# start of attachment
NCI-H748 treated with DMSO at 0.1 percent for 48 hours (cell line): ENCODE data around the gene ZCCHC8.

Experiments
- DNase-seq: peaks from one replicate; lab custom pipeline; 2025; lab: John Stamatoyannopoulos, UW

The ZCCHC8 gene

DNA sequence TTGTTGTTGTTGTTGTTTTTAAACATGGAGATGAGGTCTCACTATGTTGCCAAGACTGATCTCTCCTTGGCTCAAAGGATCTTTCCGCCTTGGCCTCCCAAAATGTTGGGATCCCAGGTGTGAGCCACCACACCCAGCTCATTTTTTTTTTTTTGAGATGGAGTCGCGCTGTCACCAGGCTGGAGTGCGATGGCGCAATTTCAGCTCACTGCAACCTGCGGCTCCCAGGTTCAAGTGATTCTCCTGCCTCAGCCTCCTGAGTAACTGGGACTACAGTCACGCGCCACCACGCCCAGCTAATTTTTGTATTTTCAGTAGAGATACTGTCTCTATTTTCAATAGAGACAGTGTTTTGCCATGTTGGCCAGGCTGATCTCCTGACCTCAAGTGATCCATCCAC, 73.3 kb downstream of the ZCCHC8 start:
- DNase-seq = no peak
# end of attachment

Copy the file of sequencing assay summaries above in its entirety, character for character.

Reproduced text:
NCI-H748 treated with DMSO at 0.1 percent for 48 hours (cell line): ENCODE data around the gene ZCCHC8.

Experiments
- DNase-seq: peaks from one replicate; lab custom pipeline; 2025; lab: John Stamatoyannopoulos, UW

The ZCCHC8 gene

DNA sequence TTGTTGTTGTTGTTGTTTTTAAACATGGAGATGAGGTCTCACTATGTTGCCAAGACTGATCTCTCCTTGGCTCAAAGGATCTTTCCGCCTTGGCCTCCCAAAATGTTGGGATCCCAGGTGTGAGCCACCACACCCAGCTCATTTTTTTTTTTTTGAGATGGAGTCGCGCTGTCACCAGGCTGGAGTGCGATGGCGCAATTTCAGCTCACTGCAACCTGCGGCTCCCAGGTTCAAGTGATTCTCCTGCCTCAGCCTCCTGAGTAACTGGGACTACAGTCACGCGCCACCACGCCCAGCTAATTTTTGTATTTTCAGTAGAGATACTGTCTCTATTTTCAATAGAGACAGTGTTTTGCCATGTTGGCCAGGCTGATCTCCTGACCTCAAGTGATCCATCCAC, 73.3 kb downstream of the ZCCHC8 start:
- DNase-seq = no peak